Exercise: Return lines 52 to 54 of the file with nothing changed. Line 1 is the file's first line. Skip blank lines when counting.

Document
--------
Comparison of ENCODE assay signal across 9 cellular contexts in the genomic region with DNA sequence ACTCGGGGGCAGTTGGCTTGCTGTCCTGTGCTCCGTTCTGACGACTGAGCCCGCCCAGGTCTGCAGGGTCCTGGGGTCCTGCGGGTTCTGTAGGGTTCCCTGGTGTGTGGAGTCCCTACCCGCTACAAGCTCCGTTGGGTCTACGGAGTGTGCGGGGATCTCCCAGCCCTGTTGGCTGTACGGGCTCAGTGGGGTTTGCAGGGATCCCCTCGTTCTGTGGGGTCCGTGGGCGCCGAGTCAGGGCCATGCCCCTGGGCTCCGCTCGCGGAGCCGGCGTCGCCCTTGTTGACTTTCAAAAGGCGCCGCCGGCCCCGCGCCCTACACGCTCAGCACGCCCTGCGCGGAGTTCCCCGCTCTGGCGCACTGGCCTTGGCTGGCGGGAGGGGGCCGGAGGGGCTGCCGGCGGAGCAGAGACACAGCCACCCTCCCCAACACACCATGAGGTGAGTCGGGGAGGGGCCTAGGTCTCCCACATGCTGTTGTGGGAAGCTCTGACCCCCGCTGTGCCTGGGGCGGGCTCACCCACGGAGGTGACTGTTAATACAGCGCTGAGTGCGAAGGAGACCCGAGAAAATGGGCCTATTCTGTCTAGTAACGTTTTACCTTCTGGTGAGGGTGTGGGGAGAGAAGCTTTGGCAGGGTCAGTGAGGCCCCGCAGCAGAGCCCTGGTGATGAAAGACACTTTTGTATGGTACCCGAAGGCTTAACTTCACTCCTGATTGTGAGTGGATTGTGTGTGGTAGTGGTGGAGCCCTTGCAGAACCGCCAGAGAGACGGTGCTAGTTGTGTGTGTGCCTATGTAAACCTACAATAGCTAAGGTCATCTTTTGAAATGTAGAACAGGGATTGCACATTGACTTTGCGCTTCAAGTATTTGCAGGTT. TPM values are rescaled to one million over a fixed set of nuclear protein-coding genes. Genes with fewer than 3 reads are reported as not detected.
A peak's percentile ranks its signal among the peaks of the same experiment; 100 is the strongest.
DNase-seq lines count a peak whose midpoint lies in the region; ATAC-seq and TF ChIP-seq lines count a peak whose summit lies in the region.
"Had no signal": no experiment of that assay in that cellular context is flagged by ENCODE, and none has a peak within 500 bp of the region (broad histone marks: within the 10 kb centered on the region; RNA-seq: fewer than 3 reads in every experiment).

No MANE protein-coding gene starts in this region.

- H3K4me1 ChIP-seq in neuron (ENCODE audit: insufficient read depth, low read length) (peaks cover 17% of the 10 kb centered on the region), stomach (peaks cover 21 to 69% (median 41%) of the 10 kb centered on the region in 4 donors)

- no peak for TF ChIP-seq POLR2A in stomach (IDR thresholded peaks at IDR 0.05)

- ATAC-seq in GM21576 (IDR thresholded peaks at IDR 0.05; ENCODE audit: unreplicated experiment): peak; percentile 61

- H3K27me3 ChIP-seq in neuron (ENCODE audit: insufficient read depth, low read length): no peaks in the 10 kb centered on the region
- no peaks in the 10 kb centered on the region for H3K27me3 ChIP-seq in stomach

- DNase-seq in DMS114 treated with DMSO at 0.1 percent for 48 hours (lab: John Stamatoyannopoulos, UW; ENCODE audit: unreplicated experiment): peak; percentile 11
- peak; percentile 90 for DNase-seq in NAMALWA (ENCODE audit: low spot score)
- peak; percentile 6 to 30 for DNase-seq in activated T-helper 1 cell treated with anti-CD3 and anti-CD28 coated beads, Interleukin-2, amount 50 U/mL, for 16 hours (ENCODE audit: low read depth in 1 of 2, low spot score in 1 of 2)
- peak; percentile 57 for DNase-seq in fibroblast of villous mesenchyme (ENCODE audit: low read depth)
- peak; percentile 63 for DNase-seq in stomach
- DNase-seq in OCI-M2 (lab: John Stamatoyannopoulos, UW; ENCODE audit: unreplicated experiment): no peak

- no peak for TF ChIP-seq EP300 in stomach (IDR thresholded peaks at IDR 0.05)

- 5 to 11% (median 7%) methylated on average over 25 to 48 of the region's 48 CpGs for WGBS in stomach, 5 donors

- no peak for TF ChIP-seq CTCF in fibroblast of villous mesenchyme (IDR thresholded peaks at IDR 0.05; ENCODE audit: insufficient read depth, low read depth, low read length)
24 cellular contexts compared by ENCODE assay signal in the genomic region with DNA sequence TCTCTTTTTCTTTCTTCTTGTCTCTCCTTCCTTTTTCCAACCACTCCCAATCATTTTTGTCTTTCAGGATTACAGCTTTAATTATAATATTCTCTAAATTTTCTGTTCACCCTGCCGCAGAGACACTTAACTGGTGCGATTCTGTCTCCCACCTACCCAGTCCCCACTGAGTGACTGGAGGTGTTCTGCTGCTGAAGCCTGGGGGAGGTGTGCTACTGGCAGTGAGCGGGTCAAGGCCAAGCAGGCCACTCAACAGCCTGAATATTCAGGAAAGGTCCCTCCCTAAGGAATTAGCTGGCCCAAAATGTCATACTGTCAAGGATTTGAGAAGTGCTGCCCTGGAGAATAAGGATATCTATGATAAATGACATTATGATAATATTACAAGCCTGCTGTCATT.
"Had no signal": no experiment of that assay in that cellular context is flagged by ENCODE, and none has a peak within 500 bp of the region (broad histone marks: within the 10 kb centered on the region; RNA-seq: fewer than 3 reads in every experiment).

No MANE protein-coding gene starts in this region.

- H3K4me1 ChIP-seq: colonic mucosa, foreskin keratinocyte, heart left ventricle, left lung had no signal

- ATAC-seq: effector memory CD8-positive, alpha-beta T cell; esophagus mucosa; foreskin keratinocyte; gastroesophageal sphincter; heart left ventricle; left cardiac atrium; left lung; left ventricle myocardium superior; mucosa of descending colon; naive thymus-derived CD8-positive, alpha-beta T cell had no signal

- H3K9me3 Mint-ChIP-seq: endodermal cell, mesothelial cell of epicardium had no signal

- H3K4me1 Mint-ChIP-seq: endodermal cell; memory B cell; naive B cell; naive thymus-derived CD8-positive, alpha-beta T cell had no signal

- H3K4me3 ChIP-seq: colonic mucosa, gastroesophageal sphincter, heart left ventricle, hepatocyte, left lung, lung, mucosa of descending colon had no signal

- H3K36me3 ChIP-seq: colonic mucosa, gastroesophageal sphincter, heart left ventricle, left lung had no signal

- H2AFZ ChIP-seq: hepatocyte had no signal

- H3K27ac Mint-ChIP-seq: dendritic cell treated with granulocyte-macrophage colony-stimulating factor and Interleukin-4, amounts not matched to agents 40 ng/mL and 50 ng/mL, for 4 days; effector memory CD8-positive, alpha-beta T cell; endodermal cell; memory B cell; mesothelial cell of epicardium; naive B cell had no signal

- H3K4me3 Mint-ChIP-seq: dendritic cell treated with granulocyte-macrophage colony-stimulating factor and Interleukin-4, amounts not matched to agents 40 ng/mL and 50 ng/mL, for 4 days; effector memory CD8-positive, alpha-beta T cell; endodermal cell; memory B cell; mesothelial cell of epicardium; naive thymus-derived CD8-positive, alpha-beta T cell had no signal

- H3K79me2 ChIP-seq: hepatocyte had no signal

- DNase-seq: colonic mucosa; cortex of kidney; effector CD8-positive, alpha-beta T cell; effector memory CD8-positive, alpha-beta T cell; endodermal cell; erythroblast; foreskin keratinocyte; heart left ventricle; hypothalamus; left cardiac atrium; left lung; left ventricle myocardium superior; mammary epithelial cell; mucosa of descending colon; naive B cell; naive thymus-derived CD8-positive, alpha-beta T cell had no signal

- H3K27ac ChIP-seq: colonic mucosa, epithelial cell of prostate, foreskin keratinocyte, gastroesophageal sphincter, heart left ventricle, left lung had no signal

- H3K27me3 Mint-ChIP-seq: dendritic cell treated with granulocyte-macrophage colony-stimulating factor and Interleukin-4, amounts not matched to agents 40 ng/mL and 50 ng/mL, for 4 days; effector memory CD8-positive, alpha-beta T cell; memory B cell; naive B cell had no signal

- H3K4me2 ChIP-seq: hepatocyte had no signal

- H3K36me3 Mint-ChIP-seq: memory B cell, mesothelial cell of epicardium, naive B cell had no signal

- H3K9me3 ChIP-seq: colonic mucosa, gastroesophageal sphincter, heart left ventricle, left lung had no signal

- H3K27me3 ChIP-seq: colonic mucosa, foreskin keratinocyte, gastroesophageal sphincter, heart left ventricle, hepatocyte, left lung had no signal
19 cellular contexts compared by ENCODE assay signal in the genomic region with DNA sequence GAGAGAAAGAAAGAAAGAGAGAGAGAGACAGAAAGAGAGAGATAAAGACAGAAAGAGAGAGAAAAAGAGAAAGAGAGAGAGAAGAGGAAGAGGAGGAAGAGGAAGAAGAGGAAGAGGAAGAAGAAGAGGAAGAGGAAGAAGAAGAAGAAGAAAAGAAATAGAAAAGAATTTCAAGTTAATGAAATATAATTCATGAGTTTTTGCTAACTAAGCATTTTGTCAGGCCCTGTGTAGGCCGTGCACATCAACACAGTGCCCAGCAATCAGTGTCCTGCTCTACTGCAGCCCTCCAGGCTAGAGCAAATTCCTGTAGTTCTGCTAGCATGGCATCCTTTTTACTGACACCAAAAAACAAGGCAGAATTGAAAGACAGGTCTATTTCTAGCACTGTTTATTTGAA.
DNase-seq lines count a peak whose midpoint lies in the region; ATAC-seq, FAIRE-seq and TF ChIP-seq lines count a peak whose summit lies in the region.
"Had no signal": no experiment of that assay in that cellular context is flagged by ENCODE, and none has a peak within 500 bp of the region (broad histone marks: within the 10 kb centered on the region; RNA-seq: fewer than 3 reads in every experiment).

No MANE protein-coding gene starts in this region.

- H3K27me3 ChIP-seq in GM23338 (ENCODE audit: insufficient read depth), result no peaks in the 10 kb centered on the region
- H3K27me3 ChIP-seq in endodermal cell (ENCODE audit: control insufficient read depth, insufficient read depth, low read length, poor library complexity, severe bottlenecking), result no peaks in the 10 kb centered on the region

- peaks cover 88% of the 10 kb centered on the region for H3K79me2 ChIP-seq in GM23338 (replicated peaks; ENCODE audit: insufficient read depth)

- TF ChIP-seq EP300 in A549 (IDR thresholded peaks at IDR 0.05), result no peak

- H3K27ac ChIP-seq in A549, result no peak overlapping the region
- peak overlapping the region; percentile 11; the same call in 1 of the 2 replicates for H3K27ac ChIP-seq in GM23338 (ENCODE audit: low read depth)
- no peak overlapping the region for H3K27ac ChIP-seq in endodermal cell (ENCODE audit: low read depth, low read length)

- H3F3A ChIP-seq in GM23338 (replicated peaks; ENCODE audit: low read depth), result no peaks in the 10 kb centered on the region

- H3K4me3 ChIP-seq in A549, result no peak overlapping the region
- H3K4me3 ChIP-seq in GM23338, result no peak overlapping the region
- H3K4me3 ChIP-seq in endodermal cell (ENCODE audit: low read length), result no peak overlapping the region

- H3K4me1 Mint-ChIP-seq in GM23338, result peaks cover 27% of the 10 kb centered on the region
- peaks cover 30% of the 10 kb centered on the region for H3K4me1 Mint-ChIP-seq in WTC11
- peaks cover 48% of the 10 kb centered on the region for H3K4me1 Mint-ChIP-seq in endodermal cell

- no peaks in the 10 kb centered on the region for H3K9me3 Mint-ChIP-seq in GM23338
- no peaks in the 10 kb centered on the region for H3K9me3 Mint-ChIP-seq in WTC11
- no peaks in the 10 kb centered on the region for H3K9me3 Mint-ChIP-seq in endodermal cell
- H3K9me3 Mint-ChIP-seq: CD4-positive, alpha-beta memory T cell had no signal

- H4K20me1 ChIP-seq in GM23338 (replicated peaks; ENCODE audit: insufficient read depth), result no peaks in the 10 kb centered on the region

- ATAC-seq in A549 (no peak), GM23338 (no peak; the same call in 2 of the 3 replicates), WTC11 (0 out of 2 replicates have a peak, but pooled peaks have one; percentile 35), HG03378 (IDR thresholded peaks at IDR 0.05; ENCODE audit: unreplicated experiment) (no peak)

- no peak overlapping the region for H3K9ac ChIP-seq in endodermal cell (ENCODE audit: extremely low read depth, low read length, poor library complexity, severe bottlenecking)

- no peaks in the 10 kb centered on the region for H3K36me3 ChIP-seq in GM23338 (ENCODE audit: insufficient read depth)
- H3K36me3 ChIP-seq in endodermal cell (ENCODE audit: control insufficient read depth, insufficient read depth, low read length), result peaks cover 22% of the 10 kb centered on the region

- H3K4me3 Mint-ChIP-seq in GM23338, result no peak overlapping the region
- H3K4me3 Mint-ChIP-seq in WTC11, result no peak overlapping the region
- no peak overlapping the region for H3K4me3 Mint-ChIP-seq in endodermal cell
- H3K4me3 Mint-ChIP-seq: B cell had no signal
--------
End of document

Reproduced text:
- H3K4me3 ChIP-seq in A549, result no peak overlapping the region
- H3K4me3 ChIP-seq in GM23338, result no peak overlapping the region
- H3K4me3 ChIP-seq in endodermal cell (ENCODE audit: low read length), result no peak overlapping the region